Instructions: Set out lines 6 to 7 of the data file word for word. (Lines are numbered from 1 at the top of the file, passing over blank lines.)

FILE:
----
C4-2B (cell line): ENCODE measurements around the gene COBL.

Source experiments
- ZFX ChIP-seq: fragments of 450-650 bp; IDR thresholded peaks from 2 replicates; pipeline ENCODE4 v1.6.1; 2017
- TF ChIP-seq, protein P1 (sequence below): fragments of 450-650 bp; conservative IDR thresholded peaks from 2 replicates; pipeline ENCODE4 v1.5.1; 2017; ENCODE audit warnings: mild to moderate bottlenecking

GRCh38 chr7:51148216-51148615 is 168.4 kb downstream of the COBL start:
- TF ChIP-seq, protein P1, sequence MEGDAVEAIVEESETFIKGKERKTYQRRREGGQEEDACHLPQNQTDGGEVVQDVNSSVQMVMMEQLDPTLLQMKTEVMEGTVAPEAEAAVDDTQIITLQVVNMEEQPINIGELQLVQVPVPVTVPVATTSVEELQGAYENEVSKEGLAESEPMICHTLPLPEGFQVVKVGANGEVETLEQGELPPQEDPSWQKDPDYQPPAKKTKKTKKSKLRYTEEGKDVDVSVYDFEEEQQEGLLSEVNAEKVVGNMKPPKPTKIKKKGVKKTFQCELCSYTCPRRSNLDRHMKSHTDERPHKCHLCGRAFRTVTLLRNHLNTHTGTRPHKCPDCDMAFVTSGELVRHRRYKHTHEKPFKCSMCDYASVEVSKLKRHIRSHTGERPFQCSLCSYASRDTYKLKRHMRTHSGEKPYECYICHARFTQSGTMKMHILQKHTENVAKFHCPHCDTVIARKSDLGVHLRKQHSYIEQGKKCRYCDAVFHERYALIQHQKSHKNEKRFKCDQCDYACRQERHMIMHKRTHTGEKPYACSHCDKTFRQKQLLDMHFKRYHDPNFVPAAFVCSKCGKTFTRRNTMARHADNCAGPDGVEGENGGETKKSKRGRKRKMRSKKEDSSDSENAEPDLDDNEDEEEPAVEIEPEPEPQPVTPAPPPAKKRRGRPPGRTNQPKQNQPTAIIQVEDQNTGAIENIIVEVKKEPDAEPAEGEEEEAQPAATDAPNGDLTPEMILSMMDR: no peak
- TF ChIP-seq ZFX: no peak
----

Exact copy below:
- TF ChIP-seq, protein P1, sequence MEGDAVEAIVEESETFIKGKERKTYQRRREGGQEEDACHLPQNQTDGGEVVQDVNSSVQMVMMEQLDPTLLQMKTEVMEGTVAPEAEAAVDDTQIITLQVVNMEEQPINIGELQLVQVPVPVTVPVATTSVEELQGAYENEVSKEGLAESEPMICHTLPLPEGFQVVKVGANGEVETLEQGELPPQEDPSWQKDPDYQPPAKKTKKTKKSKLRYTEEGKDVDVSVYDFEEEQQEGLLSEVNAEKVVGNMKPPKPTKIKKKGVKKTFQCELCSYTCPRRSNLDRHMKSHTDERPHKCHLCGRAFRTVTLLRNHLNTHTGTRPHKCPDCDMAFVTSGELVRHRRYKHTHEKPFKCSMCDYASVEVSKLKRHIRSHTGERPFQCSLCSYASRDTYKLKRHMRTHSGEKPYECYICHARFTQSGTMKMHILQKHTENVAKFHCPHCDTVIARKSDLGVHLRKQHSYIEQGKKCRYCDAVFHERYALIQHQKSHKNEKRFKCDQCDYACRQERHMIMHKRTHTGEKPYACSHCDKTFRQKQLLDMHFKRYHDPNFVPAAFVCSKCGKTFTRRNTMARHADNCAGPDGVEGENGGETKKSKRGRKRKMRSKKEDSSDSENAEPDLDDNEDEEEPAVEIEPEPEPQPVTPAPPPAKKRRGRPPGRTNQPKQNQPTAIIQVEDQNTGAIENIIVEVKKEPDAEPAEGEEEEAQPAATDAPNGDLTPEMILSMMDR: no peak
- TF ChIP-seq ZFX: no peak